And that is what we saw against a very poor Charlton side, another slow attritional grind straight out of the big book of Championship stereotypes. After the Lord Mayor of Salford’s Show at Old Trafford on Wednesday night Boro were back to the role reversal bread and butter of struggling to penetrate the massed ranks of team set up to defend.
Charlton were awful. They were possibly the worst team we’ve seen this season. Even Bristol had a go, they had a plan to break-out onto long diagonals, they had a threat.
On Halloween they looked like a limited lifeless zombie team lumbering through the motions, doing just enough to get by but always looking likely to collapse when the first goal flew in. If it flew in.
Boro were doing all the attacking but as the game lost momentum and intensity and inched towards the break fans grew frustrated as a thick duvet of ordinariness stifled Boro’s attacking intent. They bossed it on 80% of the pitch but still looked blunt in the box as the usual banjo/bovine bum note sounded an alarm.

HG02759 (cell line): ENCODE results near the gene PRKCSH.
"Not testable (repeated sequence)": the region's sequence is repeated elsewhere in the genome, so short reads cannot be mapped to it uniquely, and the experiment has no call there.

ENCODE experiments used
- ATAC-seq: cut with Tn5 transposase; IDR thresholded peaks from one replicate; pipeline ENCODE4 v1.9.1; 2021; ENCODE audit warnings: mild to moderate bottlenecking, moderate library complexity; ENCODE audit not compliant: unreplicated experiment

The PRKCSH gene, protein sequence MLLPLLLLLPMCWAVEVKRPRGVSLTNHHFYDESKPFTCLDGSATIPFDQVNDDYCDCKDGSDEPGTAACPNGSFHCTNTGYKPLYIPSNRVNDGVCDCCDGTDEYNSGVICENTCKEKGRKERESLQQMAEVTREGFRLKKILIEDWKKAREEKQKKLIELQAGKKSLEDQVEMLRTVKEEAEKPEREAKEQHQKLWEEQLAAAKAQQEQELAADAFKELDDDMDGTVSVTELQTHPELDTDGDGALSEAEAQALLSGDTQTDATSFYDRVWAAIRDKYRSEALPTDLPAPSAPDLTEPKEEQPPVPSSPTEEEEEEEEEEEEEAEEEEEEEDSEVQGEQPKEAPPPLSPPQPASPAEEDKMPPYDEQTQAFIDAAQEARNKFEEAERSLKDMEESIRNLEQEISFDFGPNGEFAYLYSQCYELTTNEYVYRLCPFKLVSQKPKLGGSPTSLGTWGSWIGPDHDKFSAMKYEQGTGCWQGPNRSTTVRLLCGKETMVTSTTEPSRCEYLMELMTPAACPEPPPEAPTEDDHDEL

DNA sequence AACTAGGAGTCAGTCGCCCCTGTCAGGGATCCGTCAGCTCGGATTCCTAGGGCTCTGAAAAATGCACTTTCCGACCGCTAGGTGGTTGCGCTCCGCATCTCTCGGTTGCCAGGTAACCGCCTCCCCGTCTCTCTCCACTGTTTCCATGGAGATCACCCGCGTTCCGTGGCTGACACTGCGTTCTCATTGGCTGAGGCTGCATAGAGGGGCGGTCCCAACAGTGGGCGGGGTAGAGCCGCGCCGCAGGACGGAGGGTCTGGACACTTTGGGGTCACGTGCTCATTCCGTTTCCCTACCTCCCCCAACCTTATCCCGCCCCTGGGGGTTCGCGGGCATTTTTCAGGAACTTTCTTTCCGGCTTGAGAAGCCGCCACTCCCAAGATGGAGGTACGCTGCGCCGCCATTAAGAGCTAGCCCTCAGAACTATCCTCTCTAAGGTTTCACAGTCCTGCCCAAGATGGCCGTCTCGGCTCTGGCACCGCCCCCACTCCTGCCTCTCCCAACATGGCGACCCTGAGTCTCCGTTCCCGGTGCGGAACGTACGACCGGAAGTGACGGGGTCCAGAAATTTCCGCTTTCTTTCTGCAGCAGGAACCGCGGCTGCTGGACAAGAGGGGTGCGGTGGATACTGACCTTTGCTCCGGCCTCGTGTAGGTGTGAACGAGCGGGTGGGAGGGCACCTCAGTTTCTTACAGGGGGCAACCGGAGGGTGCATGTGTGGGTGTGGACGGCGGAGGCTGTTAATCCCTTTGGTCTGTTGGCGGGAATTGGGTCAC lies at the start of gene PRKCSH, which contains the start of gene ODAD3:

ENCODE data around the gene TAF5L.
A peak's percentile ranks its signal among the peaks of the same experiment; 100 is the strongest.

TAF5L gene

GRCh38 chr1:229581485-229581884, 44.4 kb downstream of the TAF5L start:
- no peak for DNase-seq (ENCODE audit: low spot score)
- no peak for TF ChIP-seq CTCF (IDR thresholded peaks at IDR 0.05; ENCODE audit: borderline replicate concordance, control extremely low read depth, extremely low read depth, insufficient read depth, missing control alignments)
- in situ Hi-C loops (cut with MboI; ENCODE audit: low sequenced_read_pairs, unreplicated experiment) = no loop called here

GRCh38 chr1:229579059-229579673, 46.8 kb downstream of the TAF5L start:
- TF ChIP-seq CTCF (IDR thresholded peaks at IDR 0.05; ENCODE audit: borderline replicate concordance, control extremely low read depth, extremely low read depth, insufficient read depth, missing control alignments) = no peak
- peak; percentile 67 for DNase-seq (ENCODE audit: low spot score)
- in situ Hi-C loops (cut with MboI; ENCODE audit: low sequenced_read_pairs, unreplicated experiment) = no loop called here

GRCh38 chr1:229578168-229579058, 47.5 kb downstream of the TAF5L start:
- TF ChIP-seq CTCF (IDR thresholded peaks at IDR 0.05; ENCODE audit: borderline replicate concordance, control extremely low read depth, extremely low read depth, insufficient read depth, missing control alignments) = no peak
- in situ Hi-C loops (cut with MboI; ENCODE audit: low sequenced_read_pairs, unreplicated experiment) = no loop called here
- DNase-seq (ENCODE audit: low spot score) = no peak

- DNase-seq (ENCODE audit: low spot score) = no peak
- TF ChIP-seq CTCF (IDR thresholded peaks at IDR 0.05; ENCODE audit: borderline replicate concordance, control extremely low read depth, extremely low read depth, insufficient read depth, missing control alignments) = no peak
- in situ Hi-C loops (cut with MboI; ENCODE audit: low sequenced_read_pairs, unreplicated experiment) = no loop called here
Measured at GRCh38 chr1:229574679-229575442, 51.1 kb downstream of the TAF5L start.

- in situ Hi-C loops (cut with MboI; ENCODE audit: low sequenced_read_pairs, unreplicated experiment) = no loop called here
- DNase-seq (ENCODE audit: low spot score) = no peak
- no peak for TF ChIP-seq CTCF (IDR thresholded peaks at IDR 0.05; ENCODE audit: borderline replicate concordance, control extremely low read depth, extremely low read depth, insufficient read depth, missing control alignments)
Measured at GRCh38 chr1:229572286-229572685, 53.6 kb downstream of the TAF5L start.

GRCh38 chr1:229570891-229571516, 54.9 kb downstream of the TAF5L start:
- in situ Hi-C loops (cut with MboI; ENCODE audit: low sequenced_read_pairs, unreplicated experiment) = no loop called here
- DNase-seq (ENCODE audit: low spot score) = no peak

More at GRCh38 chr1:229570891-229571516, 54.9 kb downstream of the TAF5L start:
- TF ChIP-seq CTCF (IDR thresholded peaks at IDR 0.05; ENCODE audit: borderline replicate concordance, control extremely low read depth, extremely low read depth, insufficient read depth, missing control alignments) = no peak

After four games in five without a goal there is a fear not far from the surface that Boro’s set-up has “struggle to score” stamped into its DNA (despite being the leading pack’s top scorers and with the best goal difference to boot).
Albert’s haul. Adomah ghoul makes Charlton rearguard look like right pumpkins
And there is a fear that teams “know how to play against Boro.” That’s true. They do know. Just as we watch our heroes in action and know their strengths and weaknesses. Teams will come here to sit deep and defend with two rigid banks of four or five behind tactical trenches and barbed wire and hope to hold off the assertive home side . But knowing and being able to put a text-book strategy into practice are two different things.